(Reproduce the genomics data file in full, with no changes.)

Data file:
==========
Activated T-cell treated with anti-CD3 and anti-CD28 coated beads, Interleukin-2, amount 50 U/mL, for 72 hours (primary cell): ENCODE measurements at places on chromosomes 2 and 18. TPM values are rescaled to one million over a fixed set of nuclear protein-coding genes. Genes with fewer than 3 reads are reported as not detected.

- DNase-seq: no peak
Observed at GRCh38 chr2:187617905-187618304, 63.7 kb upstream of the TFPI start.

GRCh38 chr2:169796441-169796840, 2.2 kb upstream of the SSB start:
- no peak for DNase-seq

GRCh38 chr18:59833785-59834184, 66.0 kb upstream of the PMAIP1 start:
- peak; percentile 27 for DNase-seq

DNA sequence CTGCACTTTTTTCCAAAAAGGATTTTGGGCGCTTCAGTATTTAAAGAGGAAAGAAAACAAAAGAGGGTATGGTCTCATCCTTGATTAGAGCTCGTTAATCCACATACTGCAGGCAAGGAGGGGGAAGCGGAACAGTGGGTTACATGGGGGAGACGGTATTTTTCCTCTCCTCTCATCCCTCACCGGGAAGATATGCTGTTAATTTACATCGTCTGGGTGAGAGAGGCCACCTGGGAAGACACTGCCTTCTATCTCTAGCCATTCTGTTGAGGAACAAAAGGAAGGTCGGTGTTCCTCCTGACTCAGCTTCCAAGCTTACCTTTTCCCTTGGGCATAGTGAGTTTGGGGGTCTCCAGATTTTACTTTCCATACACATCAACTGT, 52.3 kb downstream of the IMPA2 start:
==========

Activated T-cell treated with anti-CD3 and anti-CD28 coated beads, Interleukin-2, amount 50 U/mL, for 72 hours (primary cell): ENCODE measurements at places on chromosomes 2 and 18. TPM values are rescaled to one million over a fixed set of nuclear protein-coding genes. Genes with fewer than 3 reads are reported as not detected.

- DNase-seq: no peak
Observed at GRCh38 chr2:187617905-187618304, 63.7 kb upstream of the TFPI start.

GRCh38 chr2:169796441-169796840, 2.2 kb upstream of the SSB start:
- no peak for DNase-seq

GRCh38 chr18:59833785-59834184, 66.0 kb upstream of the PMAIP1 start:
- peak; percentile 27 for DNase-seq

DNA sequence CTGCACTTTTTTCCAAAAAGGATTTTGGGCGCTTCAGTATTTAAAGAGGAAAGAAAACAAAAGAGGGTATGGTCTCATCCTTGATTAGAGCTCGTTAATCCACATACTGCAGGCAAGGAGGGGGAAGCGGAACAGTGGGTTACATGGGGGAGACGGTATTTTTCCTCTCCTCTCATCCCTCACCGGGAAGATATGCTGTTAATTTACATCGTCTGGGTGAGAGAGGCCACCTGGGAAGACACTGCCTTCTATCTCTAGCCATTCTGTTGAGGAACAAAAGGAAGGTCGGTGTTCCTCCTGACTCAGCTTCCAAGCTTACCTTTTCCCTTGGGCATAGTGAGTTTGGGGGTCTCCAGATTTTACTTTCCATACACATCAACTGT, 52.3 kb downstream of the IMPA2 start: